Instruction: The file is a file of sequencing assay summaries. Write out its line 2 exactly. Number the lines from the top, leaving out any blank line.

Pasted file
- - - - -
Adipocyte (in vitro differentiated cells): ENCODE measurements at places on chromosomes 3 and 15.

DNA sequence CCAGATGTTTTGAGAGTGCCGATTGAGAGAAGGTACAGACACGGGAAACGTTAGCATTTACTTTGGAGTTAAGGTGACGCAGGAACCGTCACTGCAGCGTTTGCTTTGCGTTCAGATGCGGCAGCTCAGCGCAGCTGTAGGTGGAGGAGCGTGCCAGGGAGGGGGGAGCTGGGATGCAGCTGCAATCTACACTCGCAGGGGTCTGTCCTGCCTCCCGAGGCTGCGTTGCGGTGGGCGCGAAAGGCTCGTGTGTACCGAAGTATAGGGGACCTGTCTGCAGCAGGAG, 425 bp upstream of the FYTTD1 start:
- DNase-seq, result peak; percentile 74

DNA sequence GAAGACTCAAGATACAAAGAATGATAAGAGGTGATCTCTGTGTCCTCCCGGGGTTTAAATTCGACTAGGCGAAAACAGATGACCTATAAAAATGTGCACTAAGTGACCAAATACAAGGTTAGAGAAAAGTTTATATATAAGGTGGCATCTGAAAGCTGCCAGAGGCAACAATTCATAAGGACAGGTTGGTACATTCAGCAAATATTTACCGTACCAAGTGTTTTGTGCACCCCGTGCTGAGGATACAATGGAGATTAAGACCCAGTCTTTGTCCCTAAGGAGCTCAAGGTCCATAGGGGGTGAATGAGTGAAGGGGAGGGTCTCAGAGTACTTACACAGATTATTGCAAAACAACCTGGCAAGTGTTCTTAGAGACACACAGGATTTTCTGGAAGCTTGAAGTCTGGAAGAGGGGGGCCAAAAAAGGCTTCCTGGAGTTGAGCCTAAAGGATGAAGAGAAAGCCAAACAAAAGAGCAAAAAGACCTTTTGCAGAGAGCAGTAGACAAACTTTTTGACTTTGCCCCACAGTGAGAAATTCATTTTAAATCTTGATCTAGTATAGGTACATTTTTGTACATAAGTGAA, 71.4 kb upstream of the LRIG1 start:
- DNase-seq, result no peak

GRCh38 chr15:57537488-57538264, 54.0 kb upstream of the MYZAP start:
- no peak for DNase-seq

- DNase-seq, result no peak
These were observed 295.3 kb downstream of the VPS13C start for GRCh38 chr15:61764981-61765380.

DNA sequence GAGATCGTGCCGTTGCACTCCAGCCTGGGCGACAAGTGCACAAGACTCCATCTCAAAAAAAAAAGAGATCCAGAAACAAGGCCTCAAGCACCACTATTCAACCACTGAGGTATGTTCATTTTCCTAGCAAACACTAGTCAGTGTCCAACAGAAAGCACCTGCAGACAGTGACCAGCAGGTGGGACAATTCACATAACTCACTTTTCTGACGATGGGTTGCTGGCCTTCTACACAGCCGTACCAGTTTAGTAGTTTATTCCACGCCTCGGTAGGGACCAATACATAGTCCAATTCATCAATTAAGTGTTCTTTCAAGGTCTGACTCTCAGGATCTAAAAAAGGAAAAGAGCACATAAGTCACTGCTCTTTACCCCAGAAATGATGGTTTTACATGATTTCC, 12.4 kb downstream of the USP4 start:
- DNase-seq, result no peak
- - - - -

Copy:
DNA sequence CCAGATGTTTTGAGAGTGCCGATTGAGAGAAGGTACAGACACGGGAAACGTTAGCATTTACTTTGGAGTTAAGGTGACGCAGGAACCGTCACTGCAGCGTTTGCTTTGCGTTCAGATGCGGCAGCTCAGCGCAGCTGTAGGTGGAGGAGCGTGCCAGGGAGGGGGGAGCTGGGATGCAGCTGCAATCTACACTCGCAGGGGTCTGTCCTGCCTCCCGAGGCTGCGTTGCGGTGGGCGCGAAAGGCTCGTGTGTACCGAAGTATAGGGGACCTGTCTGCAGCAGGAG, 425 bp upstream of the FYTTD1 start: